Antiretroviral therapy for prevention of HIV transmission in HIV-discordant couples

Anglemyer, Andrew; Rutherford, George W.; Horvath, Tara; Baggaley, Rachel C.; Egger, Matthias; Siegfried, Nandi (2013). Antiretroviral therapy for prevention of HIV transmission in HIV-discordant couples. Cochrane database of systematic reviews, 4(4), CD009153. Chichester: WileyInterscience 10.1002/14651858.CD009153.pub3

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This review is published as a Cochrane Review in the Cochrane Database of Systematic Reviews 2013, Issue 4. Cochrane Reviews are regularly updated as new evidence emerges and in response to comments and criticisms, and the Cochrane Database of Systematic Reviews should be consulted for the most recent version of the Review.

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BACKGROUND Antiretroviral drugs have been shown to reduce risk of mother-to-child transmission of human immunodeficiency virus (HIV) and are also widely used for post-exposure prophylaxis for parenteral and sexual exposures. Sexual transmission may be lower in couples in which one partner is infected with HIV and the other is not and the infected partner is on antiretroviral therapy (ART). OBJECTIVES To determine if ART use in an HIV-infected member of an HIV-discordant couple is associated with lower risk of HIV transmission to the uninfected partner compared to untreated discordant couples. SEARCH METHODS We used standard Cochrane methods to search electronic databases and conference proceedings with relevant search terms without limits to language. SELECTION CRITERIA Randomised controlled trials (RCT), cohort studies and case-control studies of HIV-discordant couples in which the HIV-infected member of the couple was being treated or not treated with ART DATA COLLECTION AND ANALYSIS: Abstracts of all trials identified by electronic or bibliographic scanning were examined independently by two authors. We initially identified 3,833 references and examined 87 in detail for study eligibility. Data were abstracted independently using a standardised abstraction form. MAIN RESULTS One RCT and nine observational studies were included in the review. These ten studies identified 2,112 episodes of HIV transmission, 1,016 among treated couples and 1,096 among untreated couples. The rate ratio for the single randomised controlled trial was 0.04 [95% CI 0.00, 0.27]. All index partners in this study had CD4 cell counts at baseline of 350-550 cells/µL. Similarly, the summary rate ratio for the nine observational studies was 0.58 [95% CI 0.35, 0.96], with substantial heterogeneity (I(2)=64%). After excluding two studies with inadequate person-time data, we estimated a summary rate ratio of 0.36 [95% CI 0.17, 0.75] with substantial heterogeneity (I(2)=62%). We also performed subgroup analyses among the observational studies to see if the effect of ART on prevention of HIV differed by the index partner's CD4 cell count. Among couples in which the infected partner had ≥350 CD4 cells/µL, we estimated a rate ratio of 0.12 [95% CI 0.01, 1.99]. In this subgroup, there were 247 transmissions in untreated couples and 30 in treated couples. AUTHORS' CONCLUSIONS ART is a potent intervention for prevention of HIV in discordant couples in which the index partner has ≤550 CD4 cells/µL. A recent multicentre RCT confirms the suspected benefit seen in earlier observational studies and reported in more recent ones. Questions remain about durability of protection, the balance of benefits and adverse events associated with earlier therapy, long-term adherence and transmission of ART-resistant strains to partners. Resource limitations and implementation challenges must also be addressed.Counselling, support, and follow up, as well as mutual disclosure, may have a role in supporting adherence, so programmes should be designed with these components. In addition to ART provision, the operational aspects of delivering such programmes must be considered.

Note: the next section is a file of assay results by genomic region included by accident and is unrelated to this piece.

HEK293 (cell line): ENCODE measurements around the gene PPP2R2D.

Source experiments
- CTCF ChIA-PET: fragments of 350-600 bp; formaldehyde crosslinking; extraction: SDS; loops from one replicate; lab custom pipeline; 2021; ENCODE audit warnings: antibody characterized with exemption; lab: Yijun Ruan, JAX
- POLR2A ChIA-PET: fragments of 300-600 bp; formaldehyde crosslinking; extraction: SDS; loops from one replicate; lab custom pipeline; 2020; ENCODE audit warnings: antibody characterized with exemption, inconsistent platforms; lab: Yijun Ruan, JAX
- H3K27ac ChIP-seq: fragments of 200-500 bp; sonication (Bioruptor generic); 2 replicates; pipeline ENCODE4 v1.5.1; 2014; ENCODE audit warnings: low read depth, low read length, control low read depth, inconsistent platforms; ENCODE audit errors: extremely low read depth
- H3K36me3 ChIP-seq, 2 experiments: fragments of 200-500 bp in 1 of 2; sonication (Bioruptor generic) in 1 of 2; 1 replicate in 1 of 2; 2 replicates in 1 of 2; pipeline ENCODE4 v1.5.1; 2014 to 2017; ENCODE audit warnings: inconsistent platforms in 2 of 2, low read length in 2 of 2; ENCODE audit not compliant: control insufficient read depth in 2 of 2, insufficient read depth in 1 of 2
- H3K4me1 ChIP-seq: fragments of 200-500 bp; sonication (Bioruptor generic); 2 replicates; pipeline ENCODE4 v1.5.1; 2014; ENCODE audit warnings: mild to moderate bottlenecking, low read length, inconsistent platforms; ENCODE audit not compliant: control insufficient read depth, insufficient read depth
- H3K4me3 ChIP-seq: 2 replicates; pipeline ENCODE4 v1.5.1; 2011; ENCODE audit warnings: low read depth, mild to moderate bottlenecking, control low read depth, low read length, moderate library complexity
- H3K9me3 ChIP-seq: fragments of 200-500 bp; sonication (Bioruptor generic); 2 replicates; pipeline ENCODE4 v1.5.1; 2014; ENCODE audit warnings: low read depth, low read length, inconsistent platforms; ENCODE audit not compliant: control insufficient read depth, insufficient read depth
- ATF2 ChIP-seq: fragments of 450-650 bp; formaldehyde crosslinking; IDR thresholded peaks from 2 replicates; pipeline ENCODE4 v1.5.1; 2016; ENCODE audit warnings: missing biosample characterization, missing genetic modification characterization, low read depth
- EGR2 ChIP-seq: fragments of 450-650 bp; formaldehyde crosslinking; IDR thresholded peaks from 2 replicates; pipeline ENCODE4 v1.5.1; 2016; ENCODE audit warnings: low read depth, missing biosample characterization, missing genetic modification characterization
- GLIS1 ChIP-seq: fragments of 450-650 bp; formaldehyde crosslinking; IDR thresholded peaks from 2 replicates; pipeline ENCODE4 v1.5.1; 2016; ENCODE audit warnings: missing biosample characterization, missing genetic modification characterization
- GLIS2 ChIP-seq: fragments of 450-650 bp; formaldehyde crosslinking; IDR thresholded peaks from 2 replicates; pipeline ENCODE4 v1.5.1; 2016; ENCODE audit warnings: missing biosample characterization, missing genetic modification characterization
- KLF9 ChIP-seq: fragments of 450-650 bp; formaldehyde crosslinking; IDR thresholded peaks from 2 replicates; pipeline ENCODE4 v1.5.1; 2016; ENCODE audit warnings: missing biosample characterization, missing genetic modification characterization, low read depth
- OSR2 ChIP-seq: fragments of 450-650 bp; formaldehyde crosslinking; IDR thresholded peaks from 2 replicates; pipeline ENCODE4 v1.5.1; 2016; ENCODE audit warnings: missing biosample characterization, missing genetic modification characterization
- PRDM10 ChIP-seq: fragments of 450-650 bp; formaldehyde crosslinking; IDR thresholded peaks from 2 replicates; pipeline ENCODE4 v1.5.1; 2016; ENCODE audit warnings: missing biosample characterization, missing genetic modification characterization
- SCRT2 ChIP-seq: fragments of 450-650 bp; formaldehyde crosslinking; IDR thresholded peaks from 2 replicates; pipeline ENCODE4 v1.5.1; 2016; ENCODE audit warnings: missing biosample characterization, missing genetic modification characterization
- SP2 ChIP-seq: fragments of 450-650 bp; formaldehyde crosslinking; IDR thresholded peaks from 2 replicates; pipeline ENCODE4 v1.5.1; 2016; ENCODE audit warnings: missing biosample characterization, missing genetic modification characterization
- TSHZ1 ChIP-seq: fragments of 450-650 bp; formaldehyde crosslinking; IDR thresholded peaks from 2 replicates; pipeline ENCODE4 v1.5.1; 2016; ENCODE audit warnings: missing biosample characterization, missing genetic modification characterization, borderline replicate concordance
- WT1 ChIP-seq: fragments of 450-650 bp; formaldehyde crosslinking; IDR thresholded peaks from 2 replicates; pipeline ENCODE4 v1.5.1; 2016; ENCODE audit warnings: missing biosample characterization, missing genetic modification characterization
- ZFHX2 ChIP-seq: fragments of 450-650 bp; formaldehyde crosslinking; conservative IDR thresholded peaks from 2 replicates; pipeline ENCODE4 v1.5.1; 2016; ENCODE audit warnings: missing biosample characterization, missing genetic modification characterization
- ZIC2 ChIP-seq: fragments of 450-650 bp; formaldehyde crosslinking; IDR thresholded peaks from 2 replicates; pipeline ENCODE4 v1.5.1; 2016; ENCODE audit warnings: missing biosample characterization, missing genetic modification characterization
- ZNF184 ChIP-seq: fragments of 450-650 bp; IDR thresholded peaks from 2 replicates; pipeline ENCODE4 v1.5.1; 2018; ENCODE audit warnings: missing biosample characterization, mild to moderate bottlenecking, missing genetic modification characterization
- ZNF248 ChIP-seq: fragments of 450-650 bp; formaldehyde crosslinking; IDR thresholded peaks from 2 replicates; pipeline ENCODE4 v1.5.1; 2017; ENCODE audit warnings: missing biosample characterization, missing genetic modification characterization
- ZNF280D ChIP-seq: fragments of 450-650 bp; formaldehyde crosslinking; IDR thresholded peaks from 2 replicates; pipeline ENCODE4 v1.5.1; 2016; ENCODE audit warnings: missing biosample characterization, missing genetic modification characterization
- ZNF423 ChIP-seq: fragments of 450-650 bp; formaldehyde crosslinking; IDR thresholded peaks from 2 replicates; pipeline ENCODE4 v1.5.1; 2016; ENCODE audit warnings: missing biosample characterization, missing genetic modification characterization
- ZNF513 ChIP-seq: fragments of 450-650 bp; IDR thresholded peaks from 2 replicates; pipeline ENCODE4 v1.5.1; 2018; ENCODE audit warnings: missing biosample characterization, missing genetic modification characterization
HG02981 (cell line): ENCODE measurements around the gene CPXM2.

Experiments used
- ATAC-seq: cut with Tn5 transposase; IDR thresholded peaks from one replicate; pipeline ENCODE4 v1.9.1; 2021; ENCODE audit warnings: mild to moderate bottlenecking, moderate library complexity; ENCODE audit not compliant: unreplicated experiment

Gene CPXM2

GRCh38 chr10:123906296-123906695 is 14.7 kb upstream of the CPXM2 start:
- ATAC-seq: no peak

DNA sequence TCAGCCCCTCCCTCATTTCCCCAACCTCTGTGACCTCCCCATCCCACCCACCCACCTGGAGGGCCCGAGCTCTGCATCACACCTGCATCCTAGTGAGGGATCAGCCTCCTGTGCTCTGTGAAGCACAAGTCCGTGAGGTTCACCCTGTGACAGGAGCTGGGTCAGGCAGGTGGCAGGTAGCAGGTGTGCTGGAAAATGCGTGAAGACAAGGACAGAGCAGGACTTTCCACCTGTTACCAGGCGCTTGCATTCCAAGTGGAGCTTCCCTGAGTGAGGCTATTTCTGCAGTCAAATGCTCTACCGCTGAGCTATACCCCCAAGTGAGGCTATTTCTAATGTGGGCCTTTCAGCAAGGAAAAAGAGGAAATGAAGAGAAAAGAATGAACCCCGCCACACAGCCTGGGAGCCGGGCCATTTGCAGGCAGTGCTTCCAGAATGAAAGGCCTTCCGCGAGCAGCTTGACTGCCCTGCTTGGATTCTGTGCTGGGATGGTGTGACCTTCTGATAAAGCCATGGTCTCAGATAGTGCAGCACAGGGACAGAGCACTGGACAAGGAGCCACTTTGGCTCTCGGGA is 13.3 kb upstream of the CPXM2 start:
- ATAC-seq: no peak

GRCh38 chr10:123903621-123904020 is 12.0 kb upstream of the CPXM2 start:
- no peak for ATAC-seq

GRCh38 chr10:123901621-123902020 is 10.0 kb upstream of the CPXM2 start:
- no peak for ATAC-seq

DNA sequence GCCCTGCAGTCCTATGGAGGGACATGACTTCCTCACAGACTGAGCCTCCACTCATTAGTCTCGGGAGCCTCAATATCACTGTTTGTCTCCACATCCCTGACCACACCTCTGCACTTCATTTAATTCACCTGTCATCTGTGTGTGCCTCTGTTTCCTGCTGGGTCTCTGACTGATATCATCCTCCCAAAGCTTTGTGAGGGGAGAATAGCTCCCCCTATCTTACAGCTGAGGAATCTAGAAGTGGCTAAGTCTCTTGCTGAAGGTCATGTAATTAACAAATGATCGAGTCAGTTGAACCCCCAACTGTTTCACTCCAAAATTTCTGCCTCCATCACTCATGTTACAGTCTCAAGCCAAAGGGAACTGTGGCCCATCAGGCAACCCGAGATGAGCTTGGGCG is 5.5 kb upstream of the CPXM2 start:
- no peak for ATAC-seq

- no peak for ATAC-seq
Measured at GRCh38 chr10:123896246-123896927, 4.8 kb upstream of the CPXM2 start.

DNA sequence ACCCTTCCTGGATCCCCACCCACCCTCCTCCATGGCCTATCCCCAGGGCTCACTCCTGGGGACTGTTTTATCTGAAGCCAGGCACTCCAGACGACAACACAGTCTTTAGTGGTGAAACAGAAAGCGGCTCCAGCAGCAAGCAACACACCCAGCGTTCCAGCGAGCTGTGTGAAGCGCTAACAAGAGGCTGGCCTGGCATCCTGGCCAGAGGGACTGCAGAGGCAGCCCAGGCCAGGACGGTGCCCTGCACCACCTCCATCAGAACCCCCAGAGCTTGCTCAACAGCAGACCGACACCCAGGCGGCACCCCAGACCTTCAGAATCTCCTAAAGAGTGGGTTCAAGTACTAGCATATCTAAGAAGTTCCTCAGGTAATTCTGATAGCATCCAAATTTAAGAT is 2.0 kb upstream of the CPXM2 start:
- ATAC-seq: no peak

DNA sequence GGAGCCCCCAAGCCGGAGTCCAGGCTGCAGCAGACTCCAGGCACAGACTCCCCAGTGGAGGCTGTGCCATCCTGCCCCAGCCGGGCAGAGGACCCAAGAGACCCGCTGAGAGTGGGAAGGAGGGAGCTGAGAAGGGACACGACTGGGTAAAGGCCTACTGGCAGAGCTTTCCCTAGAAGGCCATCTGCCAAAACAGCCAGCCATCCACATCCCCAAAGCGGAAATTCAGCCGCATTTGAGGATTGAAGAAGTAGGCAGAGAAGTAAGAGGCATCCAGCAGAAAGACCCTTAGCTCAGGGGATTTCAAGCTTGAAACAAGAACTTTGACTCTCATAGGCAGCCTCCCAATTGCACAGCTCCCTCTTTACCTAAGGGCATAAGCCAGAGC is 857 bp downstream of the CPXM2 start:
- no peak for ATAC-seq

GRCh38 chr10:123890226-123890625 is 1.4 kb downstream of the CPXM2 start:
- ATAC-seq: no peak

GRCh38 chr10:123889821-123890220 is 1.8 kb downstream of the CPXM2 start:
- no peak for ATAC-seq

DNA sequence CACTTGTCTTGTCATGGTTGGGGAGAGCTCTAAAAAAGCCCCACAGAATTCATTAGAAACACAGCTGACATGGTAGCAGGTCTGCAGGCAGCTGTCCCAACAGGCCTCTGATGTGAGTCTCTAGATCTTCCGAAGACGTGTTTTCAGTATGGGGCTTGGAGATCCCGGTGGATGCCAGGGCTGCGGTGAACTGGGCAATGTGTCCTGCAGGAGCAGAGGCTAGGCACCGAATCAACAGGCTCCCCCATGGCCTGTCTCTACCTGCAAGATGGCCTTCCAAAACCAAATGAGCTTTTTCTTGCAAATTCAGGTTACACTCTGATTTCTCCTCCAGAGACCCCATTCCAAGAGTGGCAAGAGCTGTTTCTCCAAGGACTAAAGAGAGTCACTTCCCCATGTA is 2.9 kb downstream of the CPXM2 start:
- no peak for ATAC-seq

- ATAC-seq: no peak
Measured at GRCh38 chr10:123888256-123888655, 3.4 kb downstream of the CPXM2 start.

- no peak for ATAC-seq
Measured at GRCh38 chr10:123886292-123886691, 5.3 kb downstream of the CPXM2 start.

Item Type:

Journal Article (Original Article)

Division/Institute:

04 Faculty of Medicine > Pre-clinic Human Medicine > Institute of Social and Preventive Medicine

UniBE Contributor:

Egger, Matthias

Subjects:

600 Technology > 610 Medicine & health
300 Social sciences, sociology & anthropology > 360 Social problems & social services

ISSN:

1469-493X

Publisher:

WileyInterscience

Submitter:

Doris Kopp Heim

Date Deposited:

16 Jan 2014 15:07

Last Modified:

26 Apr 2017 02:27

Publisher DOI:

10.1002/14651858.CD009153.pub3

PubMed ID:

23633367

BORIS DOI:

10.7892/boris.39136

URI:

https://boris.unibe.ch/id/eprint/39136

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